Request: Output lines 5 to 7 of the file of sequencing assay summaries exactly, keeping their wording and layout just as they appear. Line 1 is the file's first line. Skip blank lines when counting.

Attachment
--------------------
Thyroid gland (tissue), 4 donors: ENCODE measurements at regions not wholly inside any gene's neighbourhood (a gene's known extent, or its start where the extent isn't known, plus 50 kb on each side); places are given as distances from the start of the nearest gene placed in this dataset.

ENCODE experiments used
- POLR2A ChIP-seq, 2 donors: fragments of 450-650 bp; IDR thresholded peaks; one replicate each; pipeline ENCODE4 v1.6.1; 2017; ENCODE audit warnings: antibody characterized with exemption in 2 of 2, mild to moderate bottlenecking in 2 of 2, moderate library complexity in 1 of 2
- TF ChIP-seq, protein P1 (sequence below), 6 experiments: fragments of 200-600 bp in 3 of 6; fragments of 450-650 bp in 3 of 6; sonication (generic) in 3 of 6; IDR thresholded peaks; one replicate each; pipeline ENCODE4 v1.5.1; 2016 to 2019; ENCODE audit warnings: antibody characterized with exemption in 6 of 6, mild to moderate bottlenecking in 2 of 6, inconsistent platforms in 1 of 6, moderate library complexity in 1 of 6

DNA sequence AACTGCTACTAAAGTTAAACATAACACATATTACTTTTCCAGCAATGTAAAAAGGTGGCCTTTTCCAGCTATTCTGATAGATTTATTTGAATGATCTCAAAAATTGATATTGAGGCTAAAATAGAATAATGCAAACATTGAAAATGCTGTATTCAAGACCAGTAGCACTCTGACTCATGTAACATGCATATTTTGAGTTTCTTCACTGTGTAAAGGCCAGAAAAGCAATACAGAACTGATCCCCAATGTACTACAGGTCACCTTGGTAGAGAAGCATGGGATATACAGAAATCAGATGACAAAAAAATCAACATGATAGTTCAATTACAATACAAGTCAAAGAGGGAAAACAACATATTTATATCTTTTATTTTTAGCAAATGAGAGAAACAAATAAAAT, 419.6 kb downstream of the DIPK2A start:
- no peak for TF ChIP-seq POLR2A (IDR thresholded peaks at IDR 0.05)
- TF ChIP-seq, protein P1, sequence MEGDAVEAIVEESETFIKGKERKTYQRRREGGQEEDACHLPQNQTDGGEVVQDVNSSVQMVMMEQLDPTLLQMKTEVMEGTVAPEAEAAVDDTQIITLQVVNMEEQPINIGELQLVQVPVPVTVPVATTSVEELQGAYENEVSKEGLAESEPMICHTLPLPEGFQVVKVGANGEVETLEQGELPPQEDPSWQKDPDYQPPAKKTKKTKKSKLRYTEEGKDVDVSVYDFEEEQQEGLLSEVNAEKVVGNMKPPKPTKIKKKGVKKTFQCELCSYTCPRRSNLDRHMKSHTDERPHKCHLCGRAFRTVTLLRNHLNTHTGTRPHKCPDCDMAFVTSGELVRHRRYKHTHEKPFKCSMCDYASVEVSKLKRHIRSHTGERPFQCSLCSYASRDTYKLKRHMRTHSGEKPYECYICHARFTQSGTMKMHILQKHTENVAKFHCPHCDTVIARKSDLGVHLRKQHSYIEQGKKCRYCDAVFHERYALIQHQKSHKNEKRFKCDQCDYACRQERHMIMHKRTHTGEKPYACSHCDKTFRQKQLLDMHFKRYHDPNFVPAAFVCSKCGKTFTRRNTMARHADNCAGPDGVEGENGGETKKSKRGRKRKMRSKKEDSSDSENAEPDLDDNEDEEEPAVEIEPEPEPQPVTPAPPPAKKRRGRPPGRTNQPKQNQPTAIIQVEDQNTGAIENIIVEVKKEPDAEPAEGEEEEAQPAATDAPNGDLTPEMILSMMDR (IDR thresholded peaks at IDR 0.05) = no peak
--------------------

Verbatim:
DNA sequence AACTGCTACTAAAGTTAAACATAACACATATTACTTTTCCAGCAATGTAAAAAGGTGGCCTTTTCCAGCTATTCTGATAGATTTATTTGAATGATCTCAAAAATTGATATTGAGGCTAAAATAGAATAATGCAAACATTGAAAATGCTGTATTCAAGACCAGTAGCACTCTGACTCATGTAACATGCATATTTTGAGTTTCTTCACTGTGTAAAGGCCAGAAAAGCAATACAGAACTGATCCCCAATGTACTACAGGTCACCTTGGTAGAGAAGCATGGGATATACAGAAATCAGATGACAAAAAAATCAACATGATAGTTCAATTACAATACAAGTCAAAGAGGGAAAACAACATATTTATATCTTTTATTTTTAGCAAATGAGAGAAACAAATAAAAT, 419.6 kb downstream of the DIPK2A start:
- no peak for TF ChIP-seq POLR2A (IDR thresholded peaks at IDR 0.05)
- TF ChIP-seq, protein P1, sequence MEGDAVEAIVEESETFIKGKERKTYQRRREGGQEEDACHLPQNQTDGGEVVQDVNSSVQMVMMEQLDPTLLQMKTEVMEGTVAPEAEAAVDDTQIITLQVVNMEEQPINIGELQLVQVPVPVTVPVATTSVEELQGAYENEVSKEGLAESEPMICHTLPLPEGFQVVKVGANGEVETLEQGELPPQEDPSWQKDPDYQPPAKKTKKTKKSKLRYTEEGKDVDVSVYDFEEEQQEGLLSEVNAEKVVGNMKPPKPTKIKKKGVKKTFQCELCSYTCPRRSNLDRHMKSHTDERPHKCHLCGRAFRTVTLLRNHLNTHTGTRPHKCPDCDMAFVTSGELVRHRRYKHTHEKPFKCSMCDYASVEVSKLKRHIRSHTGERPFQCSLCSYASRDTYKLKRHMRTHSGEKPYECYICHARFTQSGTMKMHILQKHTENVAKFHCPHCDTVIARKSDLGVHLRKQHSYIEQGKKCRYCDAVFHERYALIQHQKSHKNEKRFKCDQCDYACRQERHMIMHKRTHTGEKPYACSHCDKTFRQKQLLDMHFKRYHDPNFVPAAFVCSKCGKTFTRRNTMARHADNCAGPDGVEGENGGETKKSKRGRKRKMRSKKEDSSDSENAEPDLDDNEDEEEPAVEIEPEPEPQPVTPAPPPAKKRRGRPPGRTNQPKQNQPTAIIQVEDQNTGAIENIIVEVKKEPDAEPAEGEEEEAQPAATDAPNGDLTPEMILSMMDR (IDR thresholded peaks at IDR 0.05) = no peak